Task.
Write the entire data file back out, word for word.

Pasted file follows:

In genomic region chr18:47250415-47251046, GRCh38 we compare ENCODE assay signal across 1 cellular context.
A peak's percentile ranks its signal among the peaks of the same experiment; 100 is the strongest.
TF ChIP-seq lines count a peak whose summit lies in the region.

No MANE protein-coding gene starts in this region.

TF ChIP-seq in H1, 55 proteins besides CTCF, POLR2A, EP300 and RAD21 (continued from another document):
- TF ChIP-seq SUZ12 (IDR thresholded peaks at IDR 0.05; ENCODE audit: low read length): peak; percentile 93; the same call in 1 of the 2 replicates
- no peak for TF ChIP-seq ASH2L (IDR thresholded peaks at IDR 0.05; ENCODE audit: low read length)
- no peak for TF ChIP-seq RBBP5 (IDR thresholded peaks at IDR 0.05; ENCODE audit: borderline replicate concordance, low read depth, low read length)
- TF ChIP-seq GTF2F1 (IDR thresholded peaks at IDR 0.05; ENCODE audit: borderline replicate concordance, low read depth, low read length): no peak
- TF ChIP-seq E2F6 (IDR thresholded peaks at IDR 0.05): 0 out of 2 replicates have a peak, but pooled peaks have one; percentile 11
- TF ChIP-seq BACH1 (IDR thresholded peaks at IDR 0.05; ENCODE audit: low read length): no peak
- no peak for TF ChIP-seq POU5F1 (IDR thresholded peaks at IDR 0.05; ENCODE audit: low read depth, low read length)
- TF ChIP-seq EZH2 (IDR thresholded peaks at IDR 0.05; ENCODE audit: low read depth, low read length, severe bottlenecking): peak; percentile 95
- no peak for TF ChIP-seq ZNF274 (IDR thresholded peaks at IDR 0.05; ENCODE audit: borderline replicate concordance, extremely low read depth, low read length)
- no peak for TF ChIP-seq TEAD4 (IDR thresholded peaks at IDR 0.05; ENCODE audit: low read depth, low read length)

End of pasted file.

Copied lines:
In genomic region chr18:47250415-47251046, GRCh38 we compare ENCODE assay signal across 1 cellular context.
A peak's percentile ranks its signal among the peaks of the same experiment; 100 is the strongest.
TF ChIP-seq lines count a peak whose summit lies in the region.

No MANE protein-coding gene starts in this region.

TF ChIP-seq in H1, 55 proteins besides CTCF, POLR2A, EP300 and RAD21 (continued from another document):
- TF ChIP-seq SUZ12 (IDR thresholded peaks at IDR 0.05; ENCODE audit: low read length): peak; percentile 93; the same call in 1 of the 2 replicates
- no peak for TF ChIP-seq ASH2L (IDR thresholded peaks at IDR 0.05; ENCODE audit: low read length)
- no peak for TF ChIP-seq RBBP5 (IDR thresholded peaks at IDR 0.05; ENCODE audit: borderline replicate concordance, low read depth, low read length)
- TF ChIP-seq GTF2F1 (IDR thresholded peaks at IDR 0.05; ENCODE audit: borderline replicate concordance, low read depth, low read length): no peak
- TF ChIP-seq E2F6 (IDR thresholded peaks at IDR 0.05): 0 out of 2 replicates have a peak, but pooled peaks have one; percentile 11
- TF ChIP-seq BACH1 (IDR thresholded peaks at IDR 0.05; ENCODE audit: low read length): no peak
- no peak for TF ChIP-seq POU5F1 (IDR thresholded peaks at IDR 0.05; ENCODE audit: low read depth, low read length)
- TF ChIP-seq EZH2 (IDR thresholded peaks at IDR 0.05; ENCODE audit: low read depth, low read length, severe bottlenecking): peak; percentile 95
- no peak for TF ChIP-seq ZNF274 (IDR thresholded peaks at IDR 0.05; ENCODE audit: borderline replicate concordance, extremely low read depth, low read length)
- no peak for TF ChIP-seq TEAD4 (IDR thresholded peaks at IDR 0.05; ENCODE audit: low read depth, low read length)